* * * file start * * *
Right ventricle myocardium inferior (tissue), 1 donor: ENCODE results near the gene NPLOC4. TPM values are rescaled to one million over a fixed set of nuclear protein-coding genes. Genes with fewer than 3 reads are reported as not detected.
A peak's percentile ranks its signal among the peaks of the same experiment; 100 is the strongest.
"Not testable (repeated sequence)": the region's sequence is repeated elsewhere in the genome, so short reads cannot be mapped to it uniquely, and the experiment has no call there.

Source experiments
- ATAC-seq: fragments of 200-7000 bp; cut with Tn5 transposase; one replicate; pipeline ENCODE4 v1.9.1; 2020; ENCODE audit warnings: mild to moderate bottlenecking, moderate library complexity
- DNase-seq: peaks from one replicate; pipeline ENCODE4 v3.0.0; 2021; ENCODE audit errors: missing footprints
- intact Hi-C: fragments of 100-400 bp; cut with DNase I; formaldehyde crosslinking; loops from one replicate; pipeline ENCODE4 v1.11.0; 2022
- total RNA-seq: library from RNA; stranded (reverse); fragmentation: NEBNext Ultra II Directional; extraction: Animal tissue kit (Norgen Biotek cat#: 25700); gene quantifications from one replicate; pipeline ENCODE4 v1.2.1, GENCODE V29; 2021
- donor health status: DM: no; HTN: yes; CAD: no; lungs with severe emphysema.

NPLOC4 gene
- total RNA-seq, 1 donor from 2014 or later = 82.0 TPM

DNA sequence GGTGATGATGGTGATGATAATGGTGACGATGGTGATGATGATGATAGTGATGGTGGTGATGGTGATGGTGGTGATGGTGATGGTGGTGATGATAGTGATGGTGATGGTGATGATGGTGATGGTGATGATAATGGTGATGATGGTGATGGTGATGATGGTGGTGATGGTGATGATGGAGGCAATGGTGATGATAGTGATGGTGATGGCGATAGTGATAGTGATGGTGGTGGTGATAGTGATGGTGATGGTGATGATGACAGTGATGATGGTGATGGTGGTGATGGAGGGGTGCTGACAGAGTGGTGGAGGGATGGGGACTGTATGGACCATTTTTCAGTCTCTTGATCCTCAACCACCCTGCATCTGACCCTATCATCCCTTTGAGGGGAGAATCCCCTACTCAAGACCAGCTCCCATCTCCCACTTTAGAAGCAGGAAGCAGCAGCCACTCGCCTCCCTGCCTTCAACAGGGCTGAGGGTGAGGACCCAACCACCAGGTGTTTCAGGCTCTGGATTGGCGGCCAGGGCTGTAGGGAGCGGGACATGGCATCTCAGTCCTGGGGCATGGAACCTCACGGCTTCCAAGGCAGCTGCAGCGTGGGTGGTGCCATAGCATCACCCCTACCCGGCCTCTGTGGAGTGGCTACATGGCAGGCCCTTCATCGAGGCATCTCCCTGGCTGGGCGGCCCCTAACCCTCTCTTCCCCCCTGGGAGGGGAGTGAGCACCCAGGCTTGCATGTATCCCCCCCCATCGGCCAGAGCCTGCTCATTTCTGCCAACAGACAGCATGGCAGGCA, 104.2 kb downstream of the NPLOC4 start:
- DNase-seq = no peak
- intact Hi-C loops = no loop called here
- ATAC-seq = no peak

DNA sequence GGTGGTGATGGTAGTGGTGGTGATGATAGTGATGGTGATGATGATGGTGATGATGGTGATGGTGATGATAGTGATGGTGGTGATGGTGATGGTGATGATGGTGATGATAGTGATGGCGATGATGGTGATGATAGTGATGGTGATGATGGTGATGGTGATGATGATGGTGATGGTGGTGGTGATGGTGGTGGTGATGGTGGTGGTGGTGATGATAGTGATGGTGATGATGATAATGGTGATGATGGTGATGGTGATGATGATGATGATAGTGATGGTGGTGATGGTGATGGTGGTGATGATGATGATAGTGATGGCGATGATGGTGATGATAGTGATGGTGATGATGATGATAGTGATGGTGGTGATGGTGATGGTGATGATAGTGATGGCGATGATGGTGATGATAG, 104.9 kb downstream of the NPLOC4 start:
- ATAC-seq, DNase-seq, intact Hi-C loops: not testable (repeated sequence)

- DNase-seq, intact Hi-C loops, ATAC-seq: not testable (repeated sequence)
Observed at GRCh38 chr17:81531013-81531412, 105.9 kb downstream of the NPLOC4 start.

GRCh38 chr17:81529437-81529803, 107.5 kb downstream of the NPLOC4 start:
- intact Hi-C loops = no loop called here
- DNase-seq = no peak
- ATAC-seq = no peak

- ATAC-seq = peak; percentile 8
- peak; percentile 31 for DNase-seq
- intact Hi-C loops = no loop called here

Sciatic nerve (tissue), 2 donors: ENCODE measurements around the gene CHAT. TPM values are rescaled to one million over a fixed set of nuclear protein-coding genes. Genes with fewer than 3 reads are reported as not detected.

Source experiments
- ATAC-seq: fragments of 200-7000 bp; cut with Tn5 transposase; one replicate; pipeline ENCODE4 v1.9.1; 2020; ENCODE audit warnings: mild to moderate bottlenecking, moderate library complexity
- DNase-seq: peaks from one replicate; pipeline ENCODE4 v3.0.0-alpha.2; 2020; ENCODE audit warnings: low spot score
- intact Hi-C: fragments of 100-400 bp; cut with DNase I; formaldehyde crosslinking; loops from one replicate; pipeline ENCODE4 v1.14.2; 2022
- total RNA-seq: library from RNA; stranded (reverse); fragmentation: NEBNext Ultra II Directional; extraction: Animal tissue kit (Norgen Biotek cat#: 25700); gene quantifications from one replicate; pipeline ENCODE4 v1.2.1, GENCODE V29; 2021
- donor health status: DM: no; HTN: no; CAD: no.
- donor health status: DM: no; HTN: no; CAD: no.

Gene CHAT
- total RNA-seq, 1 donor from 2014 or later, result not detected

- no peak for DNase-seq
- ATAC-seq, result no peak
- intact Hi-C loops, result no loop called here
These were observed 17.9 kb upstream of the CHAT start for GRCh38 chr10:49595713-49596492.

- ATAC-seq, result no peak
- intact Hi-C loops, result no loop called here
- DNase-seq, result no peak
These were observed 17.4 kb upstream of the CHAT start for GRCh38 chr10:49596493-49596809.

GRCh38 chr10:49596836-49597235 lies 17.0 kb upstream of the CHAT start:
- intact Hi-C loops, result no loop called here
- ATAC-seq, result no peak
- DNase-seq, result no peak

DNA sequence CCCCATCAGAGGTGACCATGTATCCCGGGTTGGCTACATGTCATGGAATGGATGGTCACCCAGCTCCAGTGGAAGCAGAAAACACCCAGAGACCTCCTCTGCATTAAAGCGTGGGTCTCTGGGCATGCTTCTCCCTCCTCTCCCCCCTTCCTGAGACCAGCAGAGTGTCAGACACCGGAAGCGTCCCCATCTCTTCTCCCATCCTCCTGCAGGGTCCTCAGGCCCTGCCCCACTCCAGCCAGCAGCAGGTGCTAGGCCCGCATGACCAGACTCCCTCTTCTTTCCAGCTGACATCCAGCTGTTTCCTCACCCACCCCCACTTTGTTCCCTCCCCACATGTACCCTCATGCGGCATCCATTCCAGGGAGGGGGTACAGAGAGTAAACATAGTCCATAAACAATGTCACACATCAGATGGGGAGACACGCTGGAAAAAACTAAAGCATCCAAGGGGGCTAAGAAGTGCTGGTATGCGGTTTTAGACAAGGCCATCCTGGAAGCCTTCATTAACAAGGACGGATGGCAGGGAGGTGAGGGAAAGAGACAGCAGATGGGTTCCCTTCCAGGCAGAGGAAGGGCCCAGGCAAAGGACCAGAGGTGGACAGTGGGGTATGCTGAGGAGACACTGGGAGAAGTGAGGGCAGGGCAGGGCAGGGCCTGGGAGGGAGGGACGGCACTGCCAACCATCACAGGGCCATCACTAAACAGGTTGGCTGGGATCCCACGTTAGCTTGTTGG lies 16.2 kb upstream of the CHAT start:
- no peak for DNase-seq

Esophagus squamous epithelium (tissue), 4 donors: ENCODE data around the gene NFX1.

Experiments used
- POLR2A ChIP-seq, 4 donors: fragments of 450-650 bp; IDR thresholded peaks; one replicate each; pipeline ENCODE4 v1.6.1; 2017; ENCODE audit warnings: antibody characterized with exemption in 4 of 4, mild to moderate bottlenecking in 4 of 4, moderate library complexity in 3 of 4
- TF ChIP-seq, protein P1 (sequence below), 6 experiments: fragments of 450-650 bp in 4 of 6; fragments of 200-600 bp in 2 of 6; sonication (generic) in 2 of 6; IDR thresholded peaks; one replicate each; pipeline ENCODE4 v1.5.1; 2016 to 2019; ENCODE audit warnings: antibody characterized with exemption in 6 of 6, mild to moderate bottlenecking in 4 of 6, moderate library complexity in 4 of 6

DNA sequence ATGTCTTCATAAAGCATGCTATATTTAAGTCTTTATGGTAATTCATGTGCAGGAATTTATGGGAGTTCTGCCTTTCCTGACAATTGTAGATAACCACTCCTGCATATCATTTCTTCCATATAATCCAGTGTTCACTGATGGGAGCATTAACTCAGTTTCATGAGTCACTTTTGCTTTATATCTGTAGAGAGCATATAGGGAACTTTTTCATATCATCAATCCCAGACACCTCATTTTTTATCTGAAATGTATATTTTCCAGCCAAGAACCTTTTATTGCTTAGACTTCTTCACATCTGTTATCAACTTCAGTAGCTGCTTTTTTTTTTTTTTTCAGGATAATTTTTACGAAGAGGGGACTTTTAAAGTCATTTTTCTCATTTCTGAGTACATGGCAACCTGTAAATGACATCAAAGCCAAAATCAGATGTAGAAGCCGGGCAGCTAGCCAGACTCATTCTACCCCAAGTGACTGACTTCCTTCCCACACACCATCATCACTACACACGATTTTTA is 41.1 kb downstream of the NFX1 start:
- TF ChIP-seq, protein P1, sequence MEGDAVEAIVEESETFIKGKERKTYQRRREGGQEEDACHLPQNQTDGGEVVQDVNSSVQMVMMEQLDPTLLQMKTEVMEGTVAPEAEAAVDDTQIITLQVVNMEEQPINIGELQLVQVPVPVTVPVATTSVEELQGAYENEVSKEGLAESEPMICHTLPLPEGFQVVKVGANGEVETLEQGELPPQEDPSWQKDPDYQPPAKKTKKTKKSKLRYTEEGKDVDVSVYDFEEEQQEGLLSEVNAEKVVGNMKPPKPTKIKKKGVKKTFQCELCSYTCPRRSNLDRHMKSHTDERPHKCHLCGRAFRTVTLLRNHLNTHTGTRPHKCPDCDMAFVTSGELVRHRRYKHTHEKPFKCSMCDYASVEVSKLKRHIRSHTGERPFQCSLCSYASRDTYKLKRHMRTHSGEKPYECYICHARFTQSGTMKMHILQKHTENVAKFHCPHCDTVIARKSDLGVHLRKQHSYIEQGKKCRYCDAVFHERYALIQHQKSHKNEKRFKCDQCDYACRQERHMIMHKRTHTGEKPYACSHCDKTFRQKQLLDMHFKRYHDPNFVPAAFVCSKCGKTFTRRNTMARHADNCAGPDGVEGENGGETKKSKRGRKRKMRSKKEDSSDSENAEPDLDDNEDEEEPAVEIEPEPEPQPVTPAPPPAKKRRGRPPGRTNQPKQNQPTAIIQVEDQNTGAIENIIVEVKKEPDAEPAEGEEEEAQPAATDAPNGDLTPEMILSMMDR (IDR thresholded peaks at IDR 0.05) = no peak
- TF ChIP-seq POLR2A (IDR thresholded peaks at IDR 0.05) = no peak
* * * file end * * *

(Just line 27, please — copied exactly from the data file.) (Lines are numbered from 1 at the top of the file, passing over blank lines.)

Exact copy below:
Sciatic nerve (tissue), 2 donors: ENCODE measurements around the gene CHAT. TPM values are rescaled to one million over a fixed set of nuclear protein-coding genes. Genes with fewer than 3 reads are reported as not detected.